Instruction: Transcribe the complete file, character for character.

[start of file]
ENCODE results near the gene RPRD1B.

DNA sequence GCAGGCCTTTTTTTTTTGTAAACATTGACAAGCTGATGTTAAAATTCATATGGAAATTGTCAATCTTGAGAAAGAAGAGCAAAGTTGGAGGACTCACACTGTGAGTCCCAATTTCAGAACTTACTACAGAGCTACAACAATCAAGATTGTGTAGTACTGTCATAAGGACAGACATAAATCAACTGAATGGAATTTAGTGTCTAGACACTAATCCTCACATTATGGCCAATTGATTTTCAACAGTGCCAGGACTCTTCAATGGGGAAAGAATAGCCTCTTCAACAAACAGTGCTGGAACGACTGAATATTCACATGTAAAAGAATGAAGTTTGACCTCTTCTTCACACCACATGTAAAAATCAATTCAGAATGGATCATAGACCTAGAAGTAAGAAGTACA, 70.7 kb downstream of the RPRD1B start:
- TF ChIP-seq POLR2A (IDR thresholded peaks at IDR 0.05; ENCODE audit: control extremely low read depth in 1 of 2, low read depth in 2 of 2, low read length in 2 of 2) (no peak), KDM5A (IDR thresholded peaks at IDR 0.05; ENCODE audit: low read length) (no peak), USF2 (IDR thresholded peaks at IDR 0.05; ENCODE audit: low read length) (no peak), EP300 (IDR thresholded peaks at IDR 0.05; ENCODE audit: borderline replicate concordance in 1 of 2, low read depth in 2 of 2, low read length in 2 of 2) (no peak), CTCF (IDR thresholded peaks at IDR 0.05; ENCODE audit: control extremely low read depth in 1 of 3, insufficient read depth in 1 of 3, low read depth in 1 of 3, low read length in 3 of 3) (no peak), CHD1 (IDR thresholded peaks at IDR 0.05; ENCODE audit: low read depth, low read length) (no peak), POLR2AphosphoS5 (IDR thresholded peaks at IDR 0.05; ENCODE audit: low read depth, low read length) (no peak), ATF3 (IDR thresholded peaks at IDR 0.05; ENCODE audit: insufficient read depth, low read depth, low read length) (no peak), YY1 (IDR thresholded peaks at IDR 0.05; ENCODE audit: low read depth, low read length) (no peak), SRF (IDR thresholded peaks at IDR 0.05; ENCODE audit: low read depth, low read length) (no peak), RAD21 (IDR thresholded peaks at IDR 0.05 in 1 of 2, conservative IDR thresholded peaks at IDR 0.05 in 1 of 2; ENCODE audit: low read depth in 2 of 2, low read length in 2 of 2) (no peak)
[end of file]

ENCODE results near the gene RPRD1B.

DNA sequence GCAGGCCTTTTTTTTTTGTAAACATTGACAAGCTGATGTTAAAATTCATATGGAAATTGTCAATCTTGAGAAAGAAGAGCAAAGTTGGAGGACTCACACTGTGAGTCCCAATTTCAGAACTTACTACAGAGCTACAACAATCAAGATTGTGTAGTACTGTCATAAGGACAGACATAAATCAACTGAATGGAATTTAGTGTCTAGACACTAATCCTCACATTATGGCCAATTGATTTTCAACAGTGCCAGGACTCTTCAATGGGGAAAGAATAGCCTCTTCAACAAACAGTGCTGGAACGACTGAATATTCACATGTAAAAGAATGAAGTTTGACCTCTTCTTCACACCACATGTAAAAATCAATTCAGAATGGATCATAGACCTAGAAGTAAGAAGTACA, 70.7 kb downstream of the RPRD1B start:
- TF ChIP-seq POLR2A (IDR thresholded peaks at IDR 0.05; ENCODE audit: control extremely low read depth in 1 of 2, low read depth in 2 of 2, low read length in 2 of 2) (no peak), KDM5A (IDR thresholded peaks at IDR 0.05; ENCODE audit: low read length) (no peak), USF2 (IDR thresholded peaks at IDR 0.05; ENCODE audit: low read length) (no peak), EP300 (IDR thresholded peaks at IDR 0.05; ENCODE audit: borderline replicate concordance in 1 of 2, low read depth in 2 of 2, low read length in 2 of 2) (no peak), CTCF (IDR thresholded peaks at IDR 0.05; ENCODE audit: control extremely low read depth in 1 of 3, insufficient read depth in 1 of 3, low read depth in 1 of 3, low read length in 3 of 3) (no peak), CHD1 (IDR thresholded peaks at IDR 0.05; ENCODE audit: low read depth, low read length) (no peak), POLR2AphosphoS5 (IDR thresholded peaks at IDR 0.05; ENCODE audit: low read depth, low read length) (no peak), ATF3 (IDR thresholded peaks at IDR 0.05; ENCODE audit: insufficient read depth, low read depth, low read length) (no peak), YY1 (IDR thresholded peaks at IDR 0.05; ENCODE audit: low read depth, low read length) (no peak), SRF (IDR thresholded peaks at IDR 0.05; ENCODE audit: low read depth, low read length) (no peak), RAD21 (IDR thresholded peaks at IDR 0.05 in 1 of 2, conservative IDR thresholded peaks at IDR 0.05 in 1 of 2; ENCODE audit: low read depth in 2 of 2, low read length in 2 of 2) (no peak)